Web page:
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Marshall Fine

Marshall Fine

Posted: November 19, 2009 11:37 AM

HuffPost Review: Broken Embraces shows Almodovar's mastery

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Like a well-crafted novel, Pedro Almodovar's "Broken Embraces" takes its time revealing its true intentions. It's an emotional time bomb, one packed with passion, color, romance and tragedy.

Set alternately in the present and the early 1990s, "Broken Embraces" ostensibly is about a blind screenwriter named Harry Caine (Lluis Homar). First seen enjoying a sexual fling with a young woman he's just met, Harry is obviously in demand as a writer. His agent Judit (Blanca Portillo) is pressuring him to finish an overdue script, so he can get to work on his next one.

But a newspaper headline about an industrialist's death - and a meeting with a would-be filmmaker who wants to commission Harry to write a screenplay - trigger an avalanche of memories, which Harry pours out to his assistant, Diego (Tamar Novas), who is Judit's son.

The flashbacks deal with Harry's former identity as filmmaker Mateo Blanco, who wrote under the Harry Caine pseudonym. Mateo's life is changed forever when a beautiful woman named Lena (Penelope Cruz) shows up to audition for his new film. Struck by her beauty, he casts her in the lead and launches an on-set affair.

But Lena comes with strings attached - and a history of her own. Once the secretary to rich CEO Ernesto Martel (Jose Luis Gomez), she is now his live-in mistress. Bored with him, she leaps into the affair with Mateo, even as she works on her screen debut.

Martel finances Mateo's film, but is jealous enough to force Mateo to hire Martel's gay son from a previous marriage, Ernesto Jr. (Ruben Ochandiano), for the crew. Ernesto Jr. is given the job of shooting an on-set documentary - and each night, Martel scans his son's footage for clues about Lena and Mateo. He even employs a lip-reader to catch every syllable between the two. Before long, it becomes clear just how deeply they are involved.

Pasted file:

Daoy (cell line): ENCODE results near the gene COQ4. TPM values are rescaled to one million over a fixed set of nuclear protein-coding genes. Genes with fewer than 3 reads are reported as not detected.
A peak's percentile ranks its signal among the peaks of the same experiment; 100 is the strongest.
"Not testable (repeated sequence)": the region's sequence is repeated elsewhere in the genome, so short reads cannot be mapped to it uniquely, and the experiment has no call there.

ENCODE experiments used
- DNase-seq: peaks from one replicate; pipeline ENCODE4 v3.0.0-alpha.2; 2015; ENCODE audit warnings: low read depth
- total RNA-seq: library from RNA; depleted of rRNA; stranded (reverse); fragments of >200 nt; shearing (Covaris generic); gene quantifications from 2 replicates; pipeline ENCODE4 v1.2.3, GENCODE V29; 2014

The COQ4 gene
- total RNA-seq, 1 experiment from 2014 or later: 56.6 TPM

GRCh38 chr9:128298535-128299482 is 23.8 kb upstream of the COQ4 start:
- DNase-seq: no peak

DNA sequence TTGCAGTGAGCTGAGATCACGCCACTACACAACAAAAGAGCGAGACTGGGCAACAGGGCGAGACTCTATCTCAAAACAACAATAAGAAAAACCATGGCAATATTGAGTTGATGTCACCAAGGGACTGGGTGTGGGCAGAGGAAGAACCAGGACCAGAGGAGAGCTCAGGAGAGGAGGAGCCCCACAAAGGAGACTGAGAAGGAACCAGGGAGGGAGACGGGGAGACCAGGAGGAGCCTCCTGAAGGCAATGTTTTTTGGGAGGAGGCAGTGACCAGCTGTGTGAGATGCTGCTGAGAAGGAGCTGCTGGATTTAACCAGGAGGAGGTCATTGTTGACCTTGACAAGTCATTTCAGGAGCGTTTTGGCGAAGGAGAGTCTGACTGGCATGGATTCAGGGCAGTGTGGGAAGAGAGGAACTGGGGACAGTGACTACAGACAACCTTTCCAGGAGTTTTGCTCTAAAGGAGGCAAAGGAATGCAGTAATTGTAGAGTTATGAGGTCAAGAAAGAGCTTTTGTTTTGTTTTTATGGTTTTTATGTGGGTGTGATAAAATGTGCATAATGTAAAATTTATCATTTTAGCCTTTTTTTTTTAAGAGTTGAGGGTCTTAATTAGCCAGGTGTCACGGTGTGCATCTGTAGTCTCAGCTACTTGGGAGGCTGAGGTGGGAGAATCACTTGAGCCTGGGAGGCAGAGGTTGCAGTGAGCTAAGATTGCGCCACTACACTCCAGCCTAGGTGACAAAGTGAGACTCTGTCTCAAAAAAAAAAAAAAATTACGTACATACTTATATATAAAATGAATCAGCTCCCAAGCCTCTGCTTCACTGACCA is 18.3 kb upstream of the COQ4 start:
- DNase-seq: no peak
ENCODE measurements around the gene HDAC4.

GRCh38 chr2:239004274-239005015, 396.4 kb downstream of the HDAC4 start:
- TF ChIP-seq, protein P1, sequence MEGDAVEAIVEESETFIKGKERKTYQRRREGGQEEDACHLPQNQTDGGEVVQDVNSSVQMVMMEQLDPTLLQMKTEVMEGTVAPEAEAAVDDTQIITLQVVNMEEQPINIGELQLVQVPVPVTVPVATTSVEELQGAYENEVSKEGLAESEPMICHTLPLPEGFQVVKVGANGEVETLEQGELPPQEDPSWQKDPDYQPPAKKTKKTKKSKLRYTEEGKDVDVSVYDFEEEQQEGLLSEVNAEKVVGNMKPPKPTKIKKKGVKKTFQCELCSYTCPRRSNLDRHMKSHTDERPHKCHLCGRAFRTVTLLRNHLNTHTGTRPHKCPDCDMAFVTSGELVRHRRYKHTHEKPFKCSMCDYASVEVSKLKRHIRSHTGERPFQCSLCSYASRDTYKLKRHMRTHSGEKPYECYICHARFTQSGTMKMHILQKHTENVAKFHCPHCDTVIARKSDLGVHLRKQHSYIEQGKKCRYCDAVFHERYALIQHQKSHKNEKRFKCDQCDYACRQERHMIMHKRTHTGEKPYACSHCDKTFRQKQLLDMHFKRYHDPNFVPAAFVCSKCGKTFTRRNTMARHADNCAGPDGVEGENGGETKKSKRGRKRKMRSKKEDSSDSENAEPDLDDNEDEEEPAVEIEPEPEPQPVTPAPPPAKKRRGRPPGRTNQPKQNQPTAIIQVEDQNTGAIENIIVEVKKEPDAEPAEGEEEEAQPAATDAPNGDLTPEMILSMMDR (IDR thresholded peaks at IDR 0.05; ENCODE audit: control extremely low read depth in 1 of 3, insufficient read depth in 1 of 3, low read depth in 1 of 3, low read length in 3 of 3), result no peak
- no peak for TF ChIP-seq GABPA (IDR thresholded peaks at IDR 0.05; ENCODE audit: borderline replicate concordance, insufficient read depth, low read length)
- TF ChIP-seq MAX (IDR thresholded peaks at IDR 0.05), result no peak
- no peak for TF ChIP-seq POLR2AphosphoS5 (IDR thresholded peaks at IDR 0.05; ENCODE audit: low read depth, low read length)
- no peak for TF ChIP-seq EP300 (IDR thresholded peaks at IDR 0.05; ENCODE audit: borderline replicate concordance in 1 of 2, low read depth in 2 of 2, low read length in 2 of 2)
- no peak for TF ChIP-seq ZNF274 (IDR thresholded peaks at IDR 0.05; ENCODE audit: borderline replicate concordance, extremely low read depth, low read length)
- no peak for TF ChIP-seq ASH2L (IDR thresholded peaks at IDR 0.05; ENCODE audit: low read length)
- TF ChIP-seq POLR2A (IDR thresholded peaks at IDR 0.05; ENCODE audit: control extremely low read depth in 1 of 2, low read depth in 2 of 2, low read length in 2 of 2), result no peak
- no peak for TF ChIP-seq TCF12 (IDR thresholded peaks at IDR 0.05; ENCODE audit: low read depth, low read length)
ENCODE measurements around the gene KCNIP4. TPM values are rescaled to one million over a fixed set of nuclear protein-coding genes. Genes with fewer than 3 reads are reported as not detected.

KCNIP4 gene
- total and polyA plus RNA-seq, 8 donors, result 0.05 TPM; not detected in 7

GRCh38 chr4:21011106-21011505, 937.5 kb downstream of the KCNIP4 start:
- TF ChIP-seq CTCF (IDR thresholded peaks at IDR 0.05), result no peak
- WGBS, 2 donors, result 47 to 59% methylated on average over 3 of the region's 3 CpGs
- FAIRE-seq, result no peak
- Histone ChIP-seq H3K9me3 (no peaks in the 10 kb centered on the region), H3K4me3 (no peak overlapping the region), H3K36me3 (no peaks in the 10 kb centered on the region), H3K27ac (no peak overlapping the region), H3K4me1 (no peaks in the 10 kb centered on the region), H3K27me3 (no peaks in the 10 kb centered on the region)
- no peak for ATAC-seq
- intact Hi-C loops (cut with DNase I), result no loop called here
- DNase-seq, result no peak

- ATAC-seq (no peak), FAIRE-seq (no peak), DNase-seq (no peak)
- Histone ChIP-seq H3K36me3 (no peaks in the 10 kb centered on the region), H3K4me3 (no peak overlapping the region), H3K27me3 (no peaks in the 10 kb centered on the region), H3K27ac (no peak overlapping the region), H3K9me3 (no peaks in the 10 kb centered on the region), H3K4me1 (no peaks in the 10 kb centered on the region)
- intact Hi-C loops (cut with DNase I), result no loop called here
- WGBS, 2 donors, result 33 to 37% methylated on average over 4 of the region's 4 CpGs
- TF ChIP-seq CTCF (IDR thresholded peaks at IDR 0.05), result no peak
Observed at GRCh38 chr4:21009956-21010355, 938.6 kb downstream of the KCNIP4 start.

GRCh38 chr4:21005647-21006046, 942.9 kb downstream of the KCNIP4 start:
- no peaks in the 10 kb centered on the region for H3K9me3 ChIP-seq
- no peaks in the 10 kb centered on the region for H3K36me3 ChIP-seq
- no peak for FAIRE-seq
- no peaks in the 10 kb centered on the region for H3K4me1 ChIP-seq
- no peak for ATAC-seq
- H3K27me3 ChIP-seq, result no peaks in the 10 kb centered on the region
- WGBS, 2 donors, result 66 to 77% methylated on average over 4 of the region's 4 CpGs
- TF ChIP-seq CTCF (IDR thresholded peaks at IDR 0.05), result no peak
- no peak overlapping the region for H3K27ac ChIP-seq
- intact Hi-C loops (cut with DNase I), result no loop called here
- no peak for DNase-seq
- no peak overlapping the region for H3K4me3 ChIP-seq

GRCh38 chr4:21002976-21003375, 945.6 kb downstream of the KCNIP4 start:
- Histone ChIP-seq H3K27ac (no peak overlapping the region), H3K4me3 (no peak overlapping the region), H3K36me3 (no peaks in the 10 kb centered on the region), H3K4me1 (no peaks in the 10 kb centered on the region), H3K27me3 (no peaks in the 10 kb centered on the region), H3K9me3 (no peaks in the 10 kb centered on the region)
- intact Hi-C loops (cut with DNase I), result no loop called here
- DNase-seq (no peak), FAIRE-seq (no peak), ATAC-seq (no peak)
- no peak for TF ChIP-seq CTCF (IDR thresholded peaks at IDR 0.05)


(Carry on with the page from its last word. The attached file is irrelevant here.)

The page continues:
Almodovar's movie love takes this film to various levels of revelation, whether he's filming these actors, watching them act in front of someone else's camera or showing film of them being watched by a third party. Someone is always watching - and someone is always at some layer of remove as a result.

None of the embraces can last, except perhaps the embrace of cinema. Ultimately love is too fragile, too frangible. Love doesn't last - but celluloid does. You rarely get to end a love affair the way you'd like - but at least you can finish the movie your own way, if you're lucky.

The emotions of this film sweep, or creep up on you. With bold colors and performances that are real and piercing, Almodovar keeps all of the balls in the air, creating Hitchcockian suspense at times, in scenes that call to mind "Notorious," among others.

Cruz gives a full-bodied performance that is almost as fierce as her work in "Volver," as a woman leading a dual - sometimes triple - life. Her character has a certain armor to keep feelings at bay - yet her emotional nakedness is inevitable and moving.

Homar is a newcomer to the Almodovar lineup. He moves easily between past and present, convincing as powerful film director and as a canny blind man who has turned his disability into a different kind of power.

"Broken Embraces" is as emotionally rich as any of Pedor Almodovar's films: surprising, suspenseful, enveloping. In the past decade, he has blossomed into a true master and this film only enhances his legacy.

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